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Conditions of Participation Part -5

This is it – the last post we offer on the revised Conditions of Participation.  Pay attention as there are some important changes here including the introduction of the new Position of Clinical Manager.

484.105 Condition of participation: Organization and administration of services

Agencies may not delegate administrative and supervisory functions to another agency or organization.  Julianne’s note:  Management companies are not forbidden but owners are still liable for any decisions made by the management company.  Authority cannot be delegated.

Must have a clearly identified ‘governing body’.  The GB assumes full legal authority for operations, care provided, financial operations, review of budget and plans and QA program.


  • Must be appointed by and report to the Governing Body
  • Be responsible for all day to day operations
  • Ensure that clinical manager is available during operating hours
  • Must have back up for times when unavailable – may be clinical manager
  • Must be available during all operating hours

Clinical Manager

  • One or more qualified individuals must oversee all care and services and personnel.
  • Create patient and personnel assignments
  • Coordinates patient care
  • Coordinates referrals
  • Assures patients are continually assessed
  • Assures development, implementation and updates to Plan of care


  • All branches must be reported to state before initial survey and all surveys following or at the time the parent agency proposes to delete or add a branch.
  • The parent agency provides support to branches and maintains administrative control.

Services under arrangement:

Any person or organization providing services to patients of the agency who is not a direct employee of the agency must have a written contract.  The agency always maintains control of the services.

Contractors must not have been:

  • Denied Medicare or Medicaid enrollment
  • Been excluded from or terminated from any federal health care program or Medicaid
  • Had Medicare or Medicaid privileges revoked
  • Been debarred from participating in any government program

 Services Furnished

Skilled nursing services and at least one other therapeutic service (physical therapy, speech-language pathology, or occupational therapy; medical social services; or home health aide services) are provided in a patient home.

One of these must be provided directly by the agency but others can be provided under arrangement.

All services must meet current practice standards

There are instructions that the average clinician might not ever consult for:

  • An annual operating budget
  • A capital expenditure plan for any purchases exceeding $600,000.00 – more than the most expensive wound care supplies.
  • An annual review of the operating budget and capital expenditure plan.


  1. Place signed appointment of administrator in front of your policy manual. Make a note to re-sign annually.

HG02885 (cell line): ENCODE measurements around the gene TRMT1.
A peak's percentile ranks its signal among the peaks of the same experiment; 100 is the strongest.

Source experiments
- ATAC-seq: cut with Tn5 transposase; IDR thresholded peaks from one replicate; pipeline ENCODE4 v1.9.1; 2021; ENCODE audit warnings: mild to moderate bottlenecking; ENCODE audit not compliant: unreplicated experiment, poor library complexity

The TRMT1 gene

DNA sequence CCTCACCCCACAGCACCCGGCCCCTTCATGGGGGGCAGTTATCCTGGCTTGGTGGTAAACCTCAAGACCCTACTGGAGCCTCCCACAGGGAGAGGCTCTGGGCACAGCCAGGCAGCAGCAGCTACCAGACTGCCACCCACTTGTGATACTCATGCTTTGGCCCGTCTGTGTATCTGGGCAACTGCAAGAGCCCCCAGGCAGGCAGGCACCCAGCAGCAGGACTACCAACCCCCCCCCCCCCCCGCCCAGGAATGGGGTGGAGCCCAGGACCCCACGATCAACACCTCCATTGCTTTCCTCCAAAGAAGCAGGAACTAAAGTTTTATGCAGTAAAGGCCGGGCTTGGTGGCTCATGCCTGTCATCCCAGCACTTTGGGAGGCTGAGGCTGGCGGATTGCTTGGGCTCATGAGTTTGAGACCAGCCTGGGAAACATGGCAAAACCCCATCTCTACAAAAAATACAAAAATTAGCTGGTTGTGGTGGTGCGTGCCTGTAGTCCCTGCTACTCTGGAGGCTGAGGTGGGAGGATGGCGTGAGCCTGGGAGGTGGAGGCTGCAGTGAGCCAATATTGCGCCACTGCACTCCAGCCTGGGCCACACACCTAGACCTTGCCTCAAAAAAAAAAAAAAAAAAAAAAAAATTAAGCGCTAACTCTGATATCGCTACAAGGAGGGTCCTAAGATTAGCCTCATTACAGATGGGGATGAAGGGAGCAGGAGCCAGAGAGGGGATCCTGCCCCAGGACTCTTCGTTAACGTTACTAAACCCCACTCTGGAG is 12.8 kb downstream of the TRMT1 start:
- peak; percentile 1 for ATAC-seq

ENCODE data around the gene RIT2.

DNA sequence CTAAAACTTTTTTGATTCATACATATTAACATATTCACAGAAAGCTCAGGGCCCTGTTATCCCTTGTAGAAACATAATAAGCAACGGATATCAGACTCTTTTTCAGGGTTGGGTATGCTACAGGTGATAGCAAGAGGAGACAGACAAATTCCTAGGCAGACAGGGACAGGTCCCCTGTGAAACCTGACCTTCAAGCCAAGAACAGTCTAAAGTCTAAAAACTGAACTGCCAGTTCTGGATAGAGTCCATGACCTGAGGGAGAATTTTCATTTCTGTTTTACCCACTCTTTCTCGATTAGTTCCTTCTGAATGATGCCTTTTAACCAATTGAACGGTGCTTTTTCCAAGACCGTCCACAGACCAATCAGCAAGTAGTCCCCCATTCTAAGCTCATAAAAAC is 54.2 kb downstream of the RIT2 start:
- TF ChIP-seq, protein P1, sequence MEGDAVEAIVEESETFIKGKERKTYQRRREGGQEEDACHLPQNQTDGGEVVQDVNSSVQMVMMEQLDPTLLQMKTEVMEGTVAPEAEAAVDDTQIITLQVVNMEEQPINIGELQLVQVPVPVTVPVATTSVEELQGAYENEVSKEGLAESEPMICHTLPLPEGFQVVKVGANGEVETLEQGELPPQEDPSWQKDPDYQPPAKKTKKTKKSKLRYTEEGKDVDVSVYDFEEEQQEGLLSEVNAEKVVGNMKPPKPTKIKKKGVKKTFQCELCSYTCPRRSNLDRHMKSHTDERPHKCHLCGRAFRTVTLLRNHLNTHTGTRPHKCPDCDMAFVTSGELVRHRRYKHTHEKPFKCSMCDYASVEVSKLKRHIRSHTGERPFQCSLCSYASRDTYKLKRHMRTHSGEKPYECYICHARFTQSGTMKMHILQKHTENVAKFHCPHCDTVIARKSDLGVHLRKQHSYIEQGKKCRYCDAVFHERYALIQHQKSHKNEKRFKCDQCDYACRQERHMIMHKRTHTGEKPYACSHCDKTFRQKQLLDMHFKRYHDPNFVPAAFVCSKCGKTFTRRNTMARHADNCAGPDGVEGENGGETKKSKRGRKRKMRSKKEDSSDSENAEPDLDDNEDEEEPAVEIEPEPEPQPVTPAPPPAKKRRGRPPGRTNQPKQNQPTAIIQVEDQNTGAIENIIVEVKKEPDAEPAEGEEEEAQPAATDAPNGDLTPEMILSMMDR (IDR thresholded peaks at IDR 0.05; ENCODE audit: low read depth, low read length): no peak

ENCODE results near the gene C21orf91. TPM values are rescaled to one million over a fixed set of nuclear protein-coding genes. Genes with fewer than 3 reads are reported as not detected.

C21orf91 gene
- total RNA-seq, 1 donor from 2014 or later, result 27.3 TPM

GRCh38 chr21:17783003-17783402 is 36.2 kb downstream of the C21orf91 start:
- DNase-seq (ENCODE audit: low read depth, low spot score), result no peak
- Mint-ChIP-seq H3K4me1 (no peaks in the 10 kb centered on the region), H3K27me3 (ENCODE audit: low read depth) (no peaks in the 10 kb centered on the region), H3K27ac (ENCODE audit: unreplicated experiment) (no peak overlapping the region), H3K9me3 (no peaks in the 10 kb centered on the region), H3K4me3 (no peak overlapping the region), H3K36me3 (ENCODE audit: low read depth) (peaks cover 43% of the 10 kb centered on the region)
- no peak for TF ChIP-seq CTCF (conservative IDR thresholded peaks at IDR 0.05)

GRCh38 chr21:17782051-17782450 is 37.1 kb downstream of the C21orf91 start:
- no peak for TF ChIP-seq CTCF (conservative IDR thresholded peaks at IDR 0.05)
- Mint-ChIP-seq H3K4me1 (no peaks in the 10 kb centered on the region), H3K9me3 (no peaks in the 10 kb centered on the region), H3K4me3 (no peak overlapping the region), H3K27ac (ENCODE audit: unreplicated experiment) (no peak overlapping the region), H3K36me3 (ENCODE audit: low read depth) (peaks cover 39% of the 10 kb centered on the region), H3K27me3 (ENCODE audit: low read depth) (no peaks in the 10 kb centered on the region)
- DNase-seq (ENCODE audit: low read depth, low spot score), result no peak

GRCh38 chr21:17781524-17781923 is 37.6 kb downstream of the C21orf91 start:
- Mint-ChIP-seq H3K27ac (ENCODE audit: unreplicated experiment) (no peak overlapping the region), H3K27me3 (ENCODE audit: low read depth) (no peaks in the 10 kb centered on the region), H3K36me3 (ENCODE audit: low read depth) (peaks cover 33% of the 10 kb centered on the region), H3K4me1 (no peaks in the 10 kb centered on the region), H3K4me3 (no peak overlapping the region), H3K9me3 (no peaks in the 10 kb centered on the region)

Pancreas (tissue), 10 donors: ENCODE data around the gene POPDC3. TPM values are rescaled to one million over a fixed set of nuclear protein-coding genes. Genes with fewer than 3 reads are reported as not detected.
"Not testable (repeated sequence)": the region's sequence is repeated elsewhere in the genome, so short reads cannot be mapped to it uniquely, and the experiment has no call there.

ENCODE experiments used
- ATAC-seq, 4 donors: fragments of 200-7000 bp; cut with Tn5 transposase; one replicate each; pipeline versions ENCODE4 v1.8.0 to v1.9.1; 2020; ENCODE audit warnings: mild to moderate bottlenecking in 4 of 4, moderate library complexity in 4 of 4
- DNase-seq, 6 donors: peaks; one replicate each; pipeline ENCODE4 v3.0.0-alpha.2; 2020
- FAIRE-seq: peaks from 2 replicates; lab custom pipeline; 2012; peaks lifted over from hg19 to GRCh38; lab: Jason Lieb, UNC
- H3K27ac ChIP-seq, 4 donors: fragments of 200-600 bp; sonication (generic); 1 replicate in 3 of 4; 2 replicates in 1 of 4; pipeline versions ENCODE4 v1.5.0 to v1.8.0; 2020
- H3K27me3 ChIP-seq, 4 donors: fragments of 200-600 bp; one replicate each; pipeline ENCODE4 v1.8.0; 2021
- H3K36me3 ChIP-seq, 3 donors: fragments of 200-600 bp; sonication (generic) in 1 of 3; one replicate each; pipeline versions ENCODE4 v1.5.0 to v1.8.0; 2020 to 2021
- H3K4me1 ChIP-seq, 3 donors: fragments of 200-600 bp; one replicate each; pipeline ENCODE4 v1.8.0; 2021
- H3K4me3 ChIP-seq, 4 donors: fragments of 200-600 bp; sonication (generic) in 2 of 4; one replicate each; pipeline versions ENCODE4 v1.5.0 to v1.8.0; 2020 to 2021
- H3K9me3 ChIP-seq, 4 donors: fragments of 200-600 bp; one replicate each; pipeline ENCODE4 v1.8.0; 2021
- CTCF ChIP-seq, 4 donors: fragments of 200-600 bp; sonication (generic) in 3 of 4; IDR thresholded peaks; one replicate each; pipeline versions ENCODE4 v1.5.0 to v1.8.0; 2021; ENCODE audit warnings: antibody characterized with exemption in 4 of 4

2. The clinical manager will likely be the same person as the current DON.
  3. Consider using a third party to run all your employees and physicians through necessary databases monthly.
  4. Review contracts to ensure compliance to the requirements for services provided under arrangement.

Condition:  Clinical Records

  • Include comprehensive assessment, including all the assessments from the most recent home health admission, clinical notes and plans of care, and orders.
  • All interventions – med administration, treatments and services
  • Responses to above interventions
  • Goals and progress towards goals
  • Contact information for patient, patient representative, and primary caregiver.]
  • Completed discharge summary to healthcare professional caring for patient post discharge (within 5 days).
  • Completed transfer summary sent within 2 days of transfer or awareness of transfer


Signature, title and date OR computerized unique identifier that is secure and specific to primary author who has reviewed and approved the entry.


  • All records must be retained for 5 years for Medicare Beneficiaries unless your state requires more.
  • Records are maintained for 5 years even when agency goes out of business – must inform state of location of records.

Retrieval of records

Upon request, clinical records are made available to patients at the next home visit but no later than 4 days.


  • If you didn’t catch on about discharge summaries and patient requests for records, re-read this section.
  • Begin sending discharge summaries now so that your process is smooth by July.  Agencies who are accredited by Accrediting bodies other than CMS are already doing this.
  • Review and edit as necessary your policy regarding electronic signatures.
  • Create written policy regarding record retention.

484.115 Condition of participation: Personnel qualifications

This is the last condition and it is long and tedious.   As such, it has been sidelined to a separate document.  These requirements are straight out of the conditions of participation where many disciplines have qualifications changed with employees grandfathered in resulting in multiple sets of requirements.


And we’re done.  Although the CoP’s are more extensive than this set of posts, you will be ahead of the game if you read, understand and act on this abbreviated version.  If you start now, you can eliminate a lot of drama when July rolls around.  There will be questions and agencies will have time to find answers if implementation starts now.  Even if you only tackle one or two conditions at a time, the effective date in July will pass without much fanfare.